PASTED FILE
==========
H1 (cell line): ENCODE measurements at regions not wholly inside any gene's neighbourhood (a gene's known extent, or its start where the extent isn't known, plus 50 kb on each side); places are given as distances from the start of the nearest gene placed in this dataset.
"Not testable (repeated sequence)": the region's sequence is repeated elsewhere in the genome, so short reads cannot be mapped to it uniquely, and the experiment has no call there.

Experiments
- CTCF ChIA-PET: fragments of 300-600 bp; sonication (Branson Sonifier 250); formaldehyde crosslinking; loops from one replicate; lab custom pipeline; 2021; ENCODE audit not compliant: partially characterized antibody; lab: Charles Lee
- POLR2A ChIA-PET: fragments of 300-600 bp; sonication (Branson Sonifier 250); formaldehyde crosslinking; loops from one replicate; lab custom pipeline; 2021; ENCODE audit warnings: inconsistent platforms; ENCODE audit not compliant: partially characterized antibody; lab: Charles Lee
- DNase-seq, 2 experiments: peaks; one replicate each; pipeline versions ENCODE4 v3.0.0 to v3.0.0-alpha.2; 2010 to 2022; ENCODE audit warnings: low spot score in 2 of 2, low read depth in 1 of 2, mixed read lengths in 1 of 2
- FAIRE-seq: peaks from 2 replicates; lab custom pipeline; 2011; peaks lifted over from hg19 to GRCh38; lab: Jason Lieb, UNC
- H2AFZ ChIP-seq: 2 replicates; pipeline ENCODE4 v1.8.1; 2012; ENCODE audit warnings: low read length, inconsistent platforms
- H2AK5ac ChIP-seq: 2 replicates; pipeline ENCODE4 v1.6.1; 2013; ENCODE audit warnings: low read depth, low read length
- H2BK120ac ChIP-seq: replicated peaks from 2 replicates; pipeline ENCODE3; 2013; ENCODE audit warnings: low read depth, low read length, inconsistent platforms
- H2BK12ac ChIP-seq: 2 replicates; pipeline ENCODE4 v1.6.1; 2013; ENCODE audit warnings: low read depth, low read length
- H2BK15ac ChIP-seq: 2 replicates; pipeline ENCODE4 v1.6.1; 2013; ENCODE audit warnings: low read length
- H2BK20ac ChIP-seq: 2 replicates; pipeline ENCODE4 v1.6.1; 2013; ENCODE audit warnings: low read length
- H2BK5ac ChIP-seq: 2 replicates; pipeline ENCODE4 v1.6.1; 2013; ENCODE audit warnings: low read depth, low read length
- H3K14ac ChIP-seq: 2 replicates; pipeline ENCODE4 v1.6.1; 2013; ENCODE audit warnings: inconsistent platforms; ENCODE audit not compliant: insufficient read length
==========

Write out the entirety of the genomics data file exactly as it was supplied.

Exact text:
H1 (cell line): ENCODE measurements at regions not wholly inside any gene's neighbourhood (a gene's known extent, or its start where the extent isn't known, plus 50 kb on each side); places are given as distances from the start of the nearest gene placed in this dataset.
"Not testable (repeated sequence)": the region's sequence is repeated elsewhere in the genome, so short reads cannot be mapped to it uniquely, and the experiment has no call there.

Experiments
- CTCF ChIA-PET: fragments of 300-600 bp; sonication (Branson Sonifier 250); formaldehyde crosslinking; loops from one replicate; lab custom pipeline; 2021; ENCODE audit not compliant: partially characterized antibody; lab: Charles Lee
- POLR2A ChIA-PET: fragments of 300-600 bp; sonication (Branson Sonifier 250); formaldehyde crosslinking; loops from one replicate; lab custom pipeline; 2021; ENCODE audit warnings: inconsistent platforms; ENCODE audit not compliant: partially characterized antibody; lab: Charles Lee
- DNase-seq, 2 experiments: peaks; one replicate each; pipeline versions ENCODE4 v3.0.0 to v3.0.0-alpha.2; 2010 to 2022; ENCODE audit warnings: low spot score in 2 of 2, low read depth in 1 of 2, mixed read lengths in 1 of 2
- FAIRE-seq: peaks from 2 replicates; lab custom pipeline; 2011; peaks lifted over from hg19 to GRCh38; lab: Jason Lieb, UNC
- H2AFZ ChIP-seq: 2 replicates; pipeline ENCODE4 v1.8.1; 2012; ENCODE audit warnings: low read length, inconsistent platforms
- H2AK5ac ChIP-seq: 2 replicates; pipeline ENCODE4 v1.6.1; 2013; ENCODE audit warnings: low read depth, low read length
- H2BK120ac ChIP-seq: replicated peaks from 2 replicates; pipeline ENCODE3; 2013; ENCODE audit warnings: low read depth, low read length, inconsistent platforms
- H2BK12ac ChIP-seq: 2 replicates; pipeline ENCODE4 v1.6.1; 2013; ENCODE audit warnings: low read depth, low read length
- H2BK15ac ChIP-seq: 2 replicates; pipeline ENCODE4 v1.6.1; 2013; ENCODE audit warnings: low read length
- H2BK20ac ChIP-seq: 2 replicates; pipeline ENCODE4 v1.6.1; 2013; ENCODE audit warnings: low read length
- H2BK5ac ChIP-seq: 2 replicates; pipeline ENCODE4 v1.6.1; 2013; ENCODE audit warnings: low read depth, low read length
- H3K14ac ChIP-seq: 2 replicates; pipeline ENCODE4 v1.6.1; 2013; ENCODE audit warnings: inconsistent platforms; ENCODE audit not compliant: insufficient read length